Entrepreneurship! This 16 letter word has so much power and yet projects so much fear. It is a dreaded word for some and a liberating journey for others. For me it is a liberating journey. Yes, it’s challenging. It definitely gets tough sometimes. There are days when you are going to feel like you are on your last leg of hope and then there are days when you are gliding on the clouds. It is indeed a roller coaster of emotions. But these varying cycles of emotion I wouldn’t trade for the world. Sometimes I do have to remind myself of my faith, my hope and who I belong to, but even those days are counted as joy.

My entrepreneurship journey started a little more than two years ago. I had enjoyed more than 13 years in corporate America in the hospitality industry and nine plus years in academia. When I decided it was time to plunge into the deep waters of entrepreneurship I was completing my first year as an associate dean of online learning for a local university. It was a dream job. I was quickly progressing toward my dream of becoming a university president. And just like that my heart began to change. And while I certainly felt like I was making a difference in the world of education. My heritage, my legacy, my footprints in the sand were calling me. I knew I was born to do more, to be more, and to impact the world in a different way. I was never good with the status quo. I was never one to blindly accept what someone said. I was a born leader. This leadership ability had been proven in every administrative and management position I’d held up to that point. Looking back, if there was only one thing that I wish I had done a little differently, it would be preparing financially a little more. But then again, I don’t know if I would have ever felt really prepared for the leap.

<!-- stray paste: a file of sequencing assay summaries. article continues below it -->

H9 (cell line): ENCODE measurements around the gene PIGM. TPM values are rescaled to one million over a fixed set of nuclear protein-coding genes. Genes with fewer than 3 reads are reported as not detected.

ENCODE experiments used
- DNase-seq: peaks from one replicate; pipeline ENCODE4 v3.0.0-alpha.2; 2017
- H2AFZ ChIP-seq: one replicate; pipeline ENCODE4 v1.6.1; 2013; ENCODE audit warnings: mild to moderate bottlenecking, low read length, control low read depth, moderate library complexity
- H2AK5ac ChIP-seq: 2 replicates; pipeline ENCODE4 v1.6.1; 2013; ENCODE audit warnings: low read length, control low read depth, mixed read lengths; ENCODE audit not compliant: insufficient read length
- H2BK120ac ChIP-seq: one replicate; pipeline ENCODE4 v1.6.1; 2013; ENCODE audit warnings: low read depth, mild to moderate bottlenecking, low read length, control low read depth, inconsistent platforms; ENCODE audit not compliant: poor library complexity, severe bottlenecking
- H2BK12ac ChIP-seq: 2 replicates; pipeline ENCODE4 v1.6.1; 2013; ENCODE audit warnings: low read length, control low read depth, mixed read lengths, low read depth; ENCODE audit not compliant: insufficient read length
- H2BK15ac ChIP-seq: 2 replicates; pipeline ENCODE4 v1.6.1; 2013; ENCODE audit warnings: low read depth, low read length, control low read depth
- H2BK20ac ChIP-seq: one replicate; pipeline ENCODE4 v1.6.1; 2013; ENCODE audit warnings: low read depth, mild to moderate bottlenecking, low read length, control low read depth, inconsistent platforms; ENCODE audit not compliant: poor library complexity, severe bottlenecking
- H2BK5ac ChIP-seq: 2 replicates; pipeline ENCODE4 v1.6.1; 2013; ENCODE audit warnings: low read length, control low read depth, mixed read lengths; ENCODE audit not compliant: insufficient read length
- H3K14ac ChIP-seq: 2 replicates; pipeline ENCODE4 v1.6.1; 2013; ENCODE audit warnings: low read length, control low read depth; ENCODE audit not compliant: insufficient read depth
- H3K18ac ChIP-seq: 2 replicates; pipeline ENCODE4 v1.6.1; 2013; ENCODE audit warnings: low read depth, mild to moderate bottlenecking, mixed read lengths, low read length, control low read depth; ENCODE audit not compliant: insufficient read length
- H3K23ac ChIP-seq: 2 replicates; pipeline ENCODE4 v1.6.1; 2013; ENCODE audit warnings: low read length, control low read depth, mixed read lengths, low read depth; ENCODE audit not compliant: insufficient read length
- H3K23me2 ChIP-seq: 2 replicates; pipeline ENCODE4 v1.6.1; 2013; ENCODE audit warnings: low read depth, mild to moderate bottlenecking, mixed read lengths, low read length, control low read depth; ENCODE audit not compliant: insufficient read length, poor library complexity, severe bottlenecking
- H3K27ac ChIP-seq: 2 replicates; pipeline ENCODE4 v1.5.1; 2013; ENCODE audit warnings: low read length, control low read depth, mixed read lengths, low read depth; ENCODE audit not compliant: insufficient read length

This is what I do know. Everything happens the way it should. There is a purpose for all things under the sun. Even my being not financially prepared happened perfectly.

What is entrepreneurship?

So here’s how I define entrepreneurship. Entrepreneurship is when you step out on your own, completely trusting in your faith and your own abilities to bring in an income. It doesn’t necessarily mean you are not working for someone, because we are always going to work for someone. Perhaps, not in the conventional 9 to 5 sense, but someone will always be demanding something. You may be a contractor. For example, one of my jobs, is as an online professor for a couple of schools. I work on contract. But there are timelines and schedules that I have to keep up with. And keep in mind you are always working for your customers, customers are very demanding and rightly so. As a consumer myself when I spend my money I expect to receive the value of that money. I also own an online fashion boutique for women. I am also a career coach. The point is you are always working for someone, even if its your customers.

But here’s the kicker. Entrepreneurship means that you are the creator, marketer and promoter of your business or businesses. Whether you succeed or fail is truly in your hands. When we work for an organization, we leave the overarching responsibility of profitability and success to the CEO, the owners, and the corporate office. They make the decisions that will affect the bottom line of the corporation.

When you are an entrepreneur, you are all of those things. The CEO, owner and corporate office. Your everyday decision affects your bottom line. I guess that’s probably why it could be a bit scary.

So why do we do it? Why do some of us take that leap?

Why should you take that leap?